The Geek Shall Inherit The Earth

Tuesday, July 16, 2013

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What Jacob Taught Me



I often times find myself writing about my brother Jacob. You see, Jacob passed away at the age of 18 after cancer got control of his body. Whether it’s the tragedy of his dying, or the comedy of his short time on earth, I just can’t seem to get away from it from a writing standpoint. This isn’t necessarily a bad thing, but as a writer, I want to get past this part of my life and start the next chapter. The problem is: What do I have to say that I haven’t already said before? For those who know me they know that I can’t stop writing about Jacob. It’s not a bad thing, but now comes a point where all my writings start to sound the same. It’s time for something different, and I think I have finally found it: I’ve never sat down and written about what my brother taught me after he died.

Before Jacob died I was afraid of getting too close to people. Not because I didn’t like them; it was because I knew one day I would have to let that person go and say goodbye. My na├»ve self thought that never opening my heart to others was worth it if I didn’t have to experience the inevitable pain later. Jacob taught me that it was okay to unwrap your heart – think of it like a limited edition comic book: It’s okay to let it out once in a while and read it – and let others in. Since his death, I have been actively trying to open my heart and it has provided some remarkable moments in my life. I have met and married the man of my dreams and we have a beautiful son. Before, I was afraid to fall in love because I thought it was easier to live alone than to have my heart broken. Now, instead of thinking about the end of something in the future, I embrace the now. It’s okay to take risks with your heart – it will pay off in the end, and make your heart that much bigger.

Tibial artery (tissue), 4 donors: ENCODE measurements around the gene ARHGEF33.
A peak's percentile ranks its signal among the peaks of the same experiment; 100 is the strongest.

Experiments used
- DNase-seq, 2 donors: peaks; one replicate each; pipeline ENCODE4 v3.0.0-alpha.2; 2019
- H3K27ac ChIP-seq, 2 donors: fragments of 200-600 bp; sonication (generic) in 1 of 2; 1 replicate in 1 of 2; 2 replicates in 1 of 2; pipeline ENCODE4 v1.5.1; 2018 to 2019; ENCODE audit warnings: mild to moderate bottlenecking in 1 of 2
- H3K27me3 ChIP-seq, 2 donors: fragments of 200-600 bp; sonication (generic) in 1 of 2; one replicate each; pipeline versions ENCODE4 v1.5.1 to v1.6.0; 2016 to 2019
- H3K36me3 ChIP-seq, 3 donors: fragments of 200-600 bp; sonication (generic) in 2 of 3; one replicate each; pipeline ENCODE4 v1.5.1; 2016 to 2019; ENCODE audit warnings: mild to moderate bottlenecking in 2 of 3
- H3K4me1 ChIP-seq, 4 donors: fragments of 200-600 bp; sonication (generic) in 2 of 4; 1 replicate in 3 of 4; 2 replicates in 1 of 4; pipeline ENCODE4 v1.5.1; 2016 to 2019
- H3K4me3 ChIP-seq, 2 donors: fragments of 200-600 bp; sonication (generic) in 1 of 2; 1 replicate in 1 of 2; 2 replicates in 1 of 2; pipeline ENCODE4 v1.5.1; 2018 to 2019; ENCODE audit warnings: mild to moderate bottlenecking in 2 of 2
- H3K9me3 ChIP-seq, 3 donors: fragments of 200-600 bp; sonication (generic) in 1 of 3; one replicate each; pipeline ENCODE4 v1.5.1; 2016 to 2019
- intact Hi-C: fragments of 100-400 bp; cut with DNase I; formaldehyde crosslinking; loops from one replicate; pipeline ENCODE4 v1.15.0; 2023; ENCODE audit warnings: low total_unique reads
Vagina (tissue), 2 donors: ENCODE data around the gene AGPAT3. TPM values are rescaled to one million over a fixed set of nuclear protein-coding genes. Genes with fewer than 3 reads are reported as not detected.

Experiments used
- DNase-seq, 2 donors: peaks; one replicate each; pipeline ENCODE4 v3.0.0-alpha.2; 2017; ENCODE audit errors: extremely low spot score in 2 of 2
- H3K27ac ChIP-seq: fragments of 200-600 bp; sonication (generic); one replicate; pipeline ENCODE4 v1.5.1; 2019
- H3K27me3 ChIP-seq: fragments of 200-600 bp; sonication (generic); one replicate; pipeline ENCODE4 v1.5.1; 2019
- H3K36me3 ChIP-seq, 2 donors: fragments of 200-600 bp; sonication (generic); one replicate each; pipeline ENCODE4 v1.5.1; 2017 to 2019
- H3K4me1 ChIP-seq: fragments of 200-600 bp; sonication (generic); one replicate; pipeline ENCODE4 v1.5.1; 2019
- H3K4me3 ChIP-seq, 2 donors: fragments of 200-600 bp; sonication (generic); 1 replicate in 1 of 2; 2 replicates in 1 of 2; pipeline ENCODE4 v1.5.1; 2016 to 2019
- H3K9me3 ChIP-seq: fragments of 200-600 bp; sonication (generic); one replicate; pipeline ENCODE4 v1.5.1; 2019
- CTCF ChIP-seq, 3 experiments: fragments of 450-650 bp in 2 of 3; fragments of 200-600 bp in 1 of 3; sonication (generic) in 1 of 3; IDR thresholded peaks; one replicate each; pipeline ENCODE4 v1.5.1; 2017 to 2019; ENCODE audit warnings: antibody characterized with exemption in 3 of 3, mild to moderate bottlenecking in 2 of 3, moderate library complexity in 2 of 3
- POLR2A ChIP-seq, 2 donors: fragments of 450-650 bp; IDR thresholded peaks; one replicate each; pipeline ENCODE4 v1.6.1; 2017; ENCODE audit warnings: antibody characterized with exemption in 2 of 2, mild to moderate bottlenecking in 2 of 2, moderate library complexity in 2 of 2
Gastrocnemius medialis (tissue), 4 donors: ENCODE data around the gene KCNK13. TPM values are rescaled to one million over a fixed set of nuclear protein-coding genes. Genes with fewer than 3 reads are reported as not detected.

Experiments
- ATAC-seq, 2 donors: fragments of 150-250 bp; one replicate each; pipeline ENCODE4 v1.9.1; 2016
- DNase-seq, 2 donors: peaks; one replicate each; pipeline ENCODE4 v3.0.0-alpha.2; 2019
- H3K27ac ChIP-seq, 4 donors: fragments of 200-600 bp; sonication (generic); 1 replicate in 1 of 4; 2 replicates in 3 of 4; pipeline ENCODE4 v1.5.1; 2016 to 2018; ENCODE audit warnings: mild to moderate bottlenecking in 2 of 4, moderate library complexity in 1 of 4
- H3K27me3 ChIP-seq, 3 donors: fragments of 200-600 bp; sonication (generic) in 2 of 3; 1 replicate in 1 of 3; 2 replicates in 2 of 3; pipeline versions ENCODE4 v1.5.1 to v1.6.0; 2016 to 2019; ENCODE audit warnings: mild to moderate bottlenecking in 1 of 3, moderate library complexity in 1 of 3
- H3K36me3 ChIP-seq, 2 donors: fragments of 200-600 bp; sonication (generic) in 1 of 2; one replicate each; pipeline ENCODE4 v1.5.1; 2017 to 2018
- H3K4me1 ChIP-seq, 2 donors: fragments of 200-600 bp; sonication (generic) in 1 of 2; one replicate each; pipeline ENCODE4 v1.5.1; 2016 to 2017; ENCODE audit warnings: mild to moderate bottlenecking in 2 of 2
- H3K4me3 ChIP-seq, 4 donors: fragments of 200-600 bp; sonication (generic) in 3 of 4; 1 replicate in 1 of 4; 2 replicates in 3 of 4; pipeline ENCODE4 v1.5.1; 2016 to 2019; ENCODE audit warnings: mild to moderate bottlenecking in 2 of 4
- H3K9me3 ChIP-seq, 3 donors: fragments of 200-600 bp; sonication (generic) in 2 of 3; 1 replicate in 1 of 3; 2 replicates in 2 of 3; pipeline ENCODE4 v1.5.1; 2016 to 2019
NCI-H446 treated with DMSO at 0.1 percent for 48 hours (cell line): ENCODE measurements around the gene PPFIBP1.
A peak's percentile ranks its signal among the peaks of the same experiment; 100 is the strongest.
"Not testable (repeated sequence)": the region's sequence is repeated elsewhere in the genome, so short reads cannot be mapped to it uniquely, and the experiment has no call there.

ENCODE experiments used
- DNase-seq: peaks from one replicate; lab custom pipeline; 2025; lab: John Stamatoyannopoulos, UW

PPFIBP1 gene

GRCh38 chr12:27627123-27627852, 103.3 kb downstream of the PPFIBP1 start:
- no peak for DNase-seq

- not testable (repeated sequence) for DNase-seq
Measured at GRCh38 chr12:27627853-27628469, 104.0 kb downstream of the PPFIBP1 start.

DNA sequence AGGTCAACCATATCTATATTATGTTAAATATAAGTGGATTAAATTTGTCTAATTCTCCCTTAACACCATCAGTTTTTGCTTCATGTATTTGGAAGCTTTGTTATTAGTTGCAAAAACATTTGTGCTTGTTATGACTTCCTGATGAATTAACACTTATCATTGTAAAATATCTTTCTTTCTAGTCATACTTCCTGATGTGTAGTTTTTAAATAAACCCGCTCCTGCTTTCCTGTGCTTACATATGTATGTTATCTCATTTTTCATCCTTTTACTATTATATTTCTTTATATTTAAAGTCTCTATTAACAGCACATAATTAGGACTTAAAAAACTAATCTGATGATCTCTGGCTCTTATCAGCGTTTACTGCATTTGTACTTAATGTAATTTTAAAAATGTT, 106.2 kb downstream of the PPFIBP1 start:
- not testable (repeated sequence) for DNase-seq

Open your heart and allow others to see what’s inside. You never know, but you just might find yourself in someone else’s during the process. When my brother was sick, I asked him if there was anything he wanted to do in life. For the most part he was content. But there were two things he wanted. One, he wanted to be able to walk on his own feet, unsupported by a wheelchair or cane, across the stage to accept his high school diploma (he had recently had surgery that prohibited his walking. He was confined to a wheelchair for a few months since he was partially paralyzed), and two, he wanted to own land. I know owning land is not the normal dream of an 18-year-old boy, but that is what he wanted. When my brother’s name was called to accept his diploma, he stood up on both feet, walked across the stage and grabbed his diploma and walked back to his chair and sat down. The entire auditorium erupted with cheers as he received a standing ovation. With tears in my eyes, I watched my brother accomplish one of his goals when he had only a few days left on this earth. Just know that it’s never too late to accomplish anything. Set your mind on something and never give up. Don’t be afraid to take risks and accept challenges and obstacles that stand in your way. Limit your nos and replace them with yeses. Say yes to things that scare and excite you.